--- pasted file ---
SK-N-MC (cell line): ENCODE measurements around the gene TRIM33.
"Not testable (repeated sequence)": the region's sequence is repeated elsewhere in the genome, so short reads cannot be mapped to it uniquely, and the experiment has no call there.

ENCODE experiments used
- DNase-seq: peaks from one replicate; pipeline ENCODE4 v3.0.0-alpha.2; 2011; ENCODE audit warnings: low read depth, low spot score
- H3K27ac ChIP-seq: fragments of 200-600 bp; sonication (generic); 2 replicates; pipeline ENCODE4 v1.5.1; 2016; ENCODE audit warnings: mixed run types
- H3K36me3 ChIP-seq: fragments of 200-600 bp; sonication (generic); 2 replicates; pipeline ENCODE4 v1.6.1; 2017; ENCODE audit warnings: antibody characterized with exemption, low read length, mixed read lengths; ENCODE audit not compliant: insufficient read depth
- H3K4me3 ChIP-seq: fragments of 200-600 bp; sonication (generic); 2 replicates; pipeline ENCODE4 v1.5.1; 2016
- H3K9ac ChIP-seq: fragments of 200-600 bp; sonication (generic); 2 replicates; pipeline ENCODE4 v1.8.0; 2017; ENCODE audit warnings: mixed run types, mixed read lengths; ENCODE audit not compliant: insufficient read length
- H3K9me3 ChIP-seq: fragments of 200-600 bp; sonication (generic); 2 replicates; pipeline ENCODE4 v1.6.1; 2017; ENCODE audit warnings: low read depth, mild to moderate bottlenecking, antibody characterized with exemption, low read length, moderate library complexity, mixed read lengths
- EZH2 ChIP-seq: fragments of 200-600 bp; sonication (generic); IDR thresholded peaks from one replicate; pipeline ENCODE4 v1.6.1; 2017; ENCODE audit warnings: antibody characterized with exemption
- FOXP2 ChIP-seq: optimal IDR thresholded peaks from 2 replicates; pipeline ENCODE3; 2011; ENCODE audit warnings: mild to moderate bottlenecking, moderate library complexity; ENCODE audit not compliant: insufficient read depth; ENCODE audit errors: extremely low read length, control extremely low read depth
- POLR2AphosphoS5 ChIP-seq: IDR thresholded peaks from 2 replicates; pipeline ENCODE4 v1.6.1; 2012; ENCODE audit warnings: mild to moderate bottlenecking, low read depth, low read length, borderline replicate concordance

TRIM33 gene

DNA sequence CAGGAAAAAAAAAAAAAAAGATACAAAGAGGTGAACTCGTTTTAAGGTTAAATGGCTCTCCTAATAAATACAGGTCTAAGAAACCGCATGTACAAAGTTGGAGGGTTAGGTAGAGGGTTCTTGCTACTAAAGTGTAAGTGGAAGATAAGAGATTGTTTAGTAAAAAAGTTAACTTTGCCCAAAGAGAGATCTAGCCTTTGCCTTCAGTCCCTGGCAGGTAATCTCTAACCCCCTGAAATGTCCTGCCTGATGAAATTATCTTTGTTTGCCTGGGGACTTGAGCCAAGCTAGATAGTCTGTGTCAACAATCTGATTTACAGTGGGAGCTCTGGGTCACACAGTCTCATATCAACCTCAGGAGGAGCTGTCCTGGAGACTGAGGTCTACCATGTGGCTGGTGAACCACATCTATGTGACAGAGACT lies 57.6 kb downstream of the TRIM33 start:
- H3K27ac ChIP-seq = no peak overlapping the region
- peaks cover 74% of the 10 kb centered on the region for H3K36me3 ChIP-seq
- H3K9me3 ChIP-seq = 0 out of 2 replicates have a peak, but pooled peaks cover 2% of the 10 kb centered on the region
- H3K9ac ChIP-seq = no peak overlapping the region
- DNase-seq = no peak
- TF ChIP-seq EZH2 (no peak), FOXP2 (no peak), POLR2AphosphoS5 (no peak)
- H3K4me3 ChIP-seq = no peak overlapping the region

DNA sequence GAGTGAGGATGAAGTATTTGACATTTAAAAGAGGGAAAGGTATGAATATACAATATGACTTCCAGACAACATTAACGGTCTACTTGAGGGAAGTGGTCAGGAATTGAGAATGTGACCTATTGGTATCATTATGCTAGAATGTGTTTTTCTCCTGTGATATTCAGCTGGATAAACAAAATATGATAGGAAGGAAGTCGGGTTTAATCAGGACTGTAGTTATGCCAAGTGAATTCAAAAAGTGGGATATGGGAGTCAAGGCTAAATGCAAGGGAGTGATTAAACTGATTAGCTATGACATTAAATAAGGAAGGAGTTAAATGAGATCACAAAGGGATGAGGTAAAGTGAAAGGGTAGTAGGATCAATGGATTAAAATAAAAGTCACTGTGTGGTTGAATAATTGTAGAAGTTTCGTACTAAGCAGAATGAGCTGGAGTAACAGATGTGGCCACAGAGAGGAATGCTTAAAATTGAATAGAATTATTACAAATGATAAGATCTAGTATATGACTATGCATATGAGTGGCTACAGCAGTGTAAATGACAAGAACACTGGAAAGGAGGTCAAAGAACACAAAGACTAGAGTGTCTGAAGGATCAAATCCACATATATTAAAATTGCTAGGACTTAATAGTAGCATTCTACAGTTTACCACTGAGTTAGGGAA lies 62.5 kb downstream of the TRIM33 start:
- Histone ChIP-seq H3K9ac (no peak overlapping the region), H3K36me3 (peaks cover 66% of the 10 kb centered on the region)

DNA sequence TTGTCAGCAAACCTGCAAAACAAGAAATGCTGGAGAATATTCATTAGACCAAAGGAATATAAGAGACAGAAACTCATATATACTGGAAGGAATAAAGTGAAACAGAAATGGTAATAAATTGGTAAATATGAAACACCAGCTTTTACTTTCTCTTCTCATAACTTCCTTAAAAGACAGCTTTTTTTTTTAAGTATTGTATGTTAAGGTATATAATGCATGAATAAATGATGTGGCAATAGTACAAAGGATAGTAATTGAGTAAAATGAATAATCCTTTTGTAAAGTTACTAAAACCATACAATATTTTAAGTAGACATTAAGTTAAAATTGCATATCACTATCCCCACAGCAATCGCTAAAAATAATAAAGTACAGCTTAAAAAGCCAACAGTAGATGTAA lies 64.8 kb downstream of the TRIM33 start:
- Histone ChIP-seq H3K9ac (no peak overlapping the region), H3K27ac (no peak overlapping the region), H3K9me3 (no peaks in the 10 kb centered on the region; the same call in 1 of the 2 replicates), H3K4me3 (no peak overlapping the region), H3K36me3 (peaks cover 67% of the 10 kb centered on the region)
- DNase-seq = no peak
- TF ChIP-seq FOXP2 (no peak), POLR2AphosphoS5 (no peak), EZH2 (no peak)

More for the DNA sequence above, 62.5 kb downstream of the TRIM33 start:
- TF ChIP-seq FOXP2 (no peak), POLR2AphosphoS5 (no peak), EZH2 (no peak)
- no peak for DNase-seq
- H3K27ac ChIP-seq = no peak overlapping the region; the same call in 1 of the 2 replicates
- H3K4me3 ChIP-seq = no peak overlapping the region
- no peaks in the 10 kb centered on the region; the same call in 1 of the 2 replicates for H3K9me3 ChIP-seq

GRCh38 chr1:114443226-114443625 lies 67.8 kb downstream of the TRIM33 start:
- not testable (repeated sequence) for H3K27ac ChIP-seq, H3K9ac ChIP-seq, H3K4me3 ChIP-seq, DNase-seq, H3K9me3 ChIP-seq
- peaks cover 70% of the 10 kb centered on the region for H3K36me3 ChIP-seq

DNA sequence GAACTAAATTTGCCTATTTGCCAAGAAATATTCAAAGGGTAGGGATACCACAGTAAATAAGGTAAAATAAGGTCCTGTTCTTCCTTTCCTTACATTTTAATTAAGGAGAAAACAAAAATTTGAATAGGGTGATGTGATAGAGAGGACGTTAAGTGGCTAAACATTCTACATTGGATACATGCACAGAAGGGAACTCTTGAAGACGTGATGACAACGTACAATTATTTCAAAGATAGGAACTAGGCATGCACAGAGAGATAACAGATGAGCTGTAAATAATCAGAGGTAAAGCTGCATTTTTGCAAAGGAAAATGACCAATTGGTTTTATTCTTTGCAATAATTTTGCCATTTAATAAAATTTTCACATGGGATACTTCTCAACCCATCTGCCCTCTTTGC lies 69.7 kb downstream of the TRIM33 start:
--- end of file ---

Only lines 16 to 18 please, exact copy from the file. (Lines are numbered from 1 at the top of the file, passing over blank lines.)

- peaks cover 74% of the 10 kb centered on the region for H3K36me3 ChIP-seq
- H3K9me3 ChIP-seq = 0 out of 2 replicates have a peak, but pooled peaks cover 2% of the 10 kb centered on the region
- H3K9ac ChIP-seq = no peak overlapping the region